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FRANKFURT (Reuters) - Volkswagen AG (VOWG_p.DE) is nearing a decision to pick its Chattanooga, Tennessee plant over a site in Mexico to build a new seven-seater crossover vehicle for the North American market, a German newspaper reported on Thursday.
The state of Tennessee is offering tax breaks, staff training, free land and infrastructure upgrades worth about $300 million in total, giving it a clear edge over Puebla, Mexico, daily Frankfurter Allgemeine Zeitung cited company sources as saying.
VW declined to comment.
Volkswagen unveiled plans in January to make a sport utility vehicle tailored for the North American market to be launched in 2016.
The company said at the time the move was a sign of renewed commitment to the market after a sales decline by its core VW brand, which continues to achieve low U.S. quality scores.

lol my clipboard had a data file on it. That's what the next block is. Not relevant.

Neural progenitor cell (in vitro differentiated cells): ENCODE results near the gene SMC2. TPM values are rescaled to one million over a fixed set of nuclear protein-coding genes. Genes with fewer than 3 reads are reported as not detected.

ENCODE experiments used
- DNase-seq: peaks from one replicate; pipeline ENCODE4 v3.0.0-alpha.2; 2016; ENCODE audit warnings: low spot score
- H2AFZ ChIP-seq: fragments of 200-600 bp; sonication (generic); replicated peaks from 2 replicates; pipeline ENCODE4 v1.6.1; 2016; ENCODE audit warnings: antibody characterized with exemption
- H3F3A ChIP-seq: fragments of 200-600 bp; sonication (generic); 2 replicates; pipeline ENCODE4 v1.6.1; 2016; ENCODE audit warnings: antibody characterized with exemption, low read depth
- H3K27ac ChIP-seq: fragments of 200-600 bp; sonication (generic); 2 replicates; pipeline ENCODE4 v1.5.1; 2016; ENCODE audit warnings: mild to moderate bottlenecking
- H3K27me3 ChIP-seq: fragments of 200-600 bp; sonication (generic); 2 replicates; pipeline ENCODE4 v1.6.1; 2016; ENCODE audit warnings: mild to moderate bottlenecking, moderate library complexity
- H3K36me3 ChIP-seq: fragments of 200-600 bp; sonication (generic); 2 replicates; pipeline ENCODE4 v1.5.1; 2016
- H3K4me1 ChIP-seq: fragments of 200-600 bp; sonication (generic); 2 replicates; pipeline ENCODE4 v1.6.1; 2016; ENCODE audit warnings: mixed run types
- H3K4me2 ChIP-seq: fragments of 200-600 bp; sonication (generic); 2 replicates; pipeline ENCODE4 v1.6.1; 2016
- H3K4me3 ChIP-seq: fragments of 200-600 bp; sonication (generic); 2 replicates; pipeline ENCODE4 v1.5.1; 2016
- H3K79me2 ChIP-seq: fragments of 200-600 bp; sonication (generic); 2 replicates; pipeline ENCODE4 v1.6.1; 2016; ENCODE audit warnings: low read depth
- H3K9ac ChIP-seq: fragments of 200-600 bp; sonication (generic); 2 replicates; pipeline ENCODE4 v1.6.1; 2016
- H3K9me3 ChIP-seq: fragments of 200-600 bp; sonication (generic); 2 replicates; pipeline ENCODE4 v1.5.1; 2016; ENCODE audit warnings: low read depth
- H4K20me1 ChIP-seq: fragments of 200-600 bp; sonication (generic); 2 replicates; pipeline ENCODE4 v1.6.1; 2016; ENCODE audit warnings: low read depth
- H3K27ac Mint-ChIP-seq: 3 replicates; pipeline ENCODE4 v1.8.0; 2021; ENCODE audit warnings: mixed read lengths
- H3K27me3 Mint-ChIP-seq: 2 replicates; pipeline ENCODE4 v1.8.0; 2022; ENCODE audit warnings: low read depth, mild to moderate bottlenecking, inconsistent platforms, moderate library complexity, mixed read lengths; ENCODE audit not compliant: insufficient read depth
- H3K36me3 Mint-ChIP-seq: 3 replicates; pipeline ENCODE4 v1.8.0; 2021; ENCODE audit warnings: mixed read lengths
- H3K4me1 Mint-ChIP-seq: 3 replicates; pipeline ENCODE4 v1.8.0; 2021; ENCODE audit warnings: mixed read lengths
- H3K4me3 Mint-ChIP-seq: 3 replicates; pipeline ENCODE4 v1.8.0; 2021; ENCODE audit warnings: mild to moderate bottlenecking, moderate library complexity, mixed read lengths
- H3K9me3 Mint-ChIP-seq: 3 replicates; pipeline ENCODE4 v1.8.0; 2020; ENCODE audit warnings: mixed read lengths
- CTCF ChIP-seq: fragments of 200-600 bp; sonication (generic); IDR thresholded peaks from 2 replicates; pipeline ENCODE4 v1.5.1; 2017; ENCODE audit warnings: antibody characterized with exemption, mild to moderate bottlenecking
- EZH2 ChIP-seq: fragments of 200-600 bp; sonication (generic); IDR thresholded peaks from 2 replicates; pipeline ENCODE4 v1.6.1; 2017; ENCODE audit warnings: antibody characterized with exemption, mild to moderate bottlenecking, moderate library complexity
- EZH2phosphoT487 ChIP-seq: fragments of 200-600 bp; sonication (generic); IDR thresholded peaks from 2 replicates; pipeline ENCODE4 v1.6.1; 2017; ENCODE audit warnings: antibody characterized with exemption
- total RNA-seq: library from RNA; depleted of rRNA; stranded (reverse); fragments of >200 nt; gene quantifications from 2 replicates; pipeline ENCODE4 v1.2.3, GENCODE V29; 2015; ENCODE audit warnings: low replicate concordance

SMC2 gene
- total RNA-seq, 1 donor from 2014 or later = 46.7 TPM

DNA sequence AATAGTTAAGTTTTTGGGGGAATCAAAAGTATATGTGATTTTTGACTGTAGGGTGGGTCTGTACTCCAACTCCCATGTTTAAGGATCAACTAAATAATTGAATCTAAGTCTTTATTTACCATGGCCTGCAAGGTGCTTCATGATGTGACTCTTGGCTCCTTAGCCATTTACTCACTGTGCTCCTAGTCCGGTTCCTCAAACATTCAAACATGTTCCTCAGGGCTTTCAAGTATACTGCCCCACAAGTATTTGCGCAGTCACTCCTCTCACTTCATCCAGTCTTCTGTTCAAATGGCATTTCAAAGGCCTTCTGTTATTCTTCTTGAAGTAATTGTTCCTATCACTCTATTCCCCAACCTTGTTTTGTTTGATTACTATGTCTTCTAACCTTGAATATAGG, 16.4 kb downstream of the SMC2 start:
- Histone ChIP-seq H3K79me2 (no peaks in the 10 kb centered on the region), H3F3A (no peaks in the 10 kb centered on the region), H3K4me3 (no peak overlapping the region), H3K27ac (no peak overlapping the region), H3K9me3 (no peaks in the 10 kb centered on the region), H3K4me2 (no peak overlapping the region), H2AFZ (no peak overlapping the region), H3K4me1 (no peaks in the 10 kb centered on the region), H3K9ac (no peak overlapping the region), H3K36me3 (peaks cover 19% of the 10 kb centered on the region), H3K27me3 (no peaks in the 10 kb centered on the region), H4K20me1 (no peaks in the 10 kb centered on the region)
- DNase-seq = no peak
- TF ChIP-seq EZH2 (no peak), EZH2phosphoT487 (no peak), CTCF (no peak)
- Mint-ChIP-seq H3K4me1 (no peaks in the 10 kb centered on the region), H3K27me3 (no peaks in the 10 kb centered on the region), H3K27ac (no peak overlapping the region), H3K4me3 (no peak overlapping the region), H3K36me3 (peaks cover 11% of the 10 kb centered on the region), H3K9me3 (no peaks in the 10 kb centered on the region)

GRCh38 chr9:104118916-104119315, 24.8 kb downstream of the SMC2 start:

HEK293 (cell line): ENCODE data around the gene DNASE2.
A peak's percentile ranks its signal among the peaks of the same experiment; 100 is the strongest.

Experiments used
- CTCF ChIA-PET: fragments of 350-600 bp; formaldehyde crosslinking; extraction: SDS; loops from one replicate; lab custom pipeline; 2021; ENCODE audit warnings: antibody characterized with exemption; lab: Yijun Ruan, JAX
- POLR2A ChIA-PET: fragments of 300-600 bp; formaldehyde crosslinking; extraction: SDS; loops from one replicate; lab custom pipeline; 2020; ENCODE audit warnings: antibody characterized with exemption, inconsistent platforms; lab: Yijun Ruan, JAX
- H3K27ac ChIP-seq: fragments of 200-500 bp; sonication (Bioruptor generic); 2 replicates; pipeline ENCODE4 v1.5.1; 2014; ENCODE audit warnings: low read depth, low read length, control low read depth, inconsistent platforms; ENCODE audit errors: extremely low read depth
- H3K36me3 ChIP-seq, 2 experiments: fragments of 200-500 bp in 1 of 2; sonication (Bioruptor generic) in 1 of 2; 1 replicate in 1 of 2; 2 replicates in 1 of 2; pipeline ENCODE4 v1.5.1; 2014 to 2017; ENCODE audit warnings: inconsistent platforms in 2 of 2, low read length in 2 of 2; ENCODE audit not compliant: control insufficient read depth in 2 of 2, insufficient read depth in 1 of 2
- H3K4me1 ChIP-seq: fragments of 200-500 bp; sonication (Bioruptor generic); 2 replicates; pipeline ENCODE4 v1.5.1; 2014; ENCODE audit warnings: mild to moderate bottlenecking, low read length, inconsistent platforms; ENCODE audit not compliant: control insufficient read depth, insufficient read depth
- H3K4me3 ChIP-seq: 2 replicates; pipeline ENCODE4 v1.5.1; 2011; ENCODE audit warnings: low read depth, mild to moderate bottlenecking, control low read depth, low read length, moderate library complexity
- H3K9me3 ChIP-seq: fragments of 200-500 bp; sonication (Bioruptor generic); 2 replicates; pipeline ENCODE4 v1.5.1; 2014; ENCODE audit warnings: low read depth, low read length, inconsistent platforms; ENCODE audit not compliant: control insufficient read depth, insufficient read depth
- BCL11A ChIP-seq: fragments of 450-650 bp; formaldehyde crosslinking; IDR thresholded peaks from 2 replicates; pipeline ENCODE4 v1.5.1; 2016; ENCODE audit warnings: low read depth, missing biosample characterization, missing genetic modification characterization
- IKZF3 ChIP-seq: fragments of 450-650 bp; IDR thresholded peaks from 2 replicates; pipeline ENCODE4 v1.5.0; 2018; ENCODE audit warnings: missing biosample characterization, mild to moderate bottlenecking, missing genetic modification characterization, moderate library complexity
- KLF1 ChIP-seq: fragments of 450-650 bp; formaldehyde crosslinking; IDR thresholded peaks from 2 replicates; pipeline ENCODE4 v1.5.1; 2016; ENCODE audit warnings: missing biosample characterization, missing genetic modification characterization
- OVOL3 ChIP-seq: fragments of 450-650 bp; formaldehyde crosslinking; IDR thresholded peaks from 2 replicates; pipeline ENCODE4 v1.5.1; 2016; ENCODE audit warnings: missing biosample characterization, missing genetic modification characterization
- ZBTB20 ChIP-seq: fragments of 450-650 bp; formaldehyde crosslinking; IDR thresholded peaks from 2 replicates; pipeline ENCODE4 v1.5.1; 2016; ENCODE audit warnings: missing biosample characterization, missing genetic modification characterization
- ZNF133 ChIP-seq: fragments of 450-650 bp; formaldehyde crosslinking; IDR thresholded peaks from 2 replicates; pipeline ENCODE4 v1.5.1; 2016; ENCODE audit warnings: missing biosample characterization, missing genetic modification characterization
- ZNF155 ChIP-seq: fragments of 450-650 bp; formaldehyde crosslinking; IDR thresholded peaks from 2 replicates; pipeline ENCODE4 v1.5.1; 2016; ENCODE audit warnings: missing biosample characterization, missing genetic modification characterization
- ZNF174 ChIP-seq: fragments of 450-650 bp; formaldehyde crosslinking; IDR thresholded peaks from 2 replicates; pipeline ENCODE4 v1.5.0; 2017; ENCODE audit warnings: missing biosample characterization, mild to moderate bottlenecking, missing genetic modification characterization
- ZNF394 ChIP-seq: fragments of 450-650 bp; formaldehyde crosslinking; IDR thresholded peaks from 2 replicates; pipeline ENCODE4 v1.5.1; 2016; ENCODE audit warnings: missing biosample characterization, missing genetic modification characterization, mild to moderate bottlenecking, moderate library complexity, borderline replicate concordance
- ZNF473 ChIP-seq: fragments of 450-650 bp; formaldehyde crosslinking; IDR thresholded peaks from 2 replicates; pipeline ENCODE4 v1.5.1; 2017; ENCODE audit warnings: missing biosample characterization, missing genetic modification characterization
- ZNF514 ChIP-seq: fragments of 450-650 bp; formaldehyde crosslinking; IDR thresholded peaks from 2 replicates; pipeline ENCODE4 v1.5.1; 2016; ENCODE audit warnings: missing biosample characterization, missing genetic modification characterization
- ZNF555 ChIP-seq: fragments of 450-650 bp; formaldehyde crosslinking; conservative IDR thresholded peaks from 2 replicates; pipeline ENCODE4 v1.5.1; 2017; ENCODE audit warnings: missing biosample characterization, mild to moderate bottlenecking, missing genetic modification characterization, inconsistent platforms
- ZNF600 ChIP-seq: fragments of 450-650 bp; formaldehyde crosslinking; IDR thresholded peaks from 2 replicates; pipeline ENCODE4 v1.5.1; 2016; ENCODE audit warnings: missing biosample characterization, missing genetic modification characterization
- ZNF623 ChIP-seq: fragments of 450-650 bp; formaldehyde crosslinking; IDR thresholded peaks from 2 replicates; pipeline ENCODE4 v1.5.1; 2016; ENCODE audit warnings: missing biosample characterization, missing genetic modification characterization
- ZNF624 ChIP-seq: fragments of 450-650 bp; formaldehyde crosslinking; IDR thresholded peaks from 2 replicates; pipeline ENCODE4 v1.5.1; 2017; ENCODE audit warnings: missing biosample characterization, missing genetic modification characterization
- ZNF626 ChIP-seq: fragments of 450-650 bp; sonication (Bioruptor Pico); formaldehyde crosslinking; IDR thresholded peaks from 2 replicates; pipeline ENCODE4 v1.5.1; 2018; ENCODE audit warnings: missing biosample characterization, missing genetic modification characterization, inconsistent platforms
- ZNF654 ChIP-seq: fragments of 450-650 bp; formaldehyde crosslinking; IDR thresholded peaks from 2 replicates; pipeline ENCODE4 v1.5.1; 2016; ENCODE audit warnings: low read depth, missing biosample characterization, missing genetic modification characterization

Reuters in January cited a source familiar with the matter as saying VW favoured the Tennessee factory over Mexico, where VW makes the Golf compact.
U.S. deliveries of VW's core passenger-car brand fell 7 percent in 2013 as a push into competitive midsize cars lost traction, and analysts have said it needs more models designed for American consumers and manufactured competitively in the region.
Group vehicle sales, also including Audi luxury models, fell a further 4.6 percent in the United States in the first five months of this year, the company said.
Reporting by Ludwig Burger and Andreas Cremer; editing by Jane Baird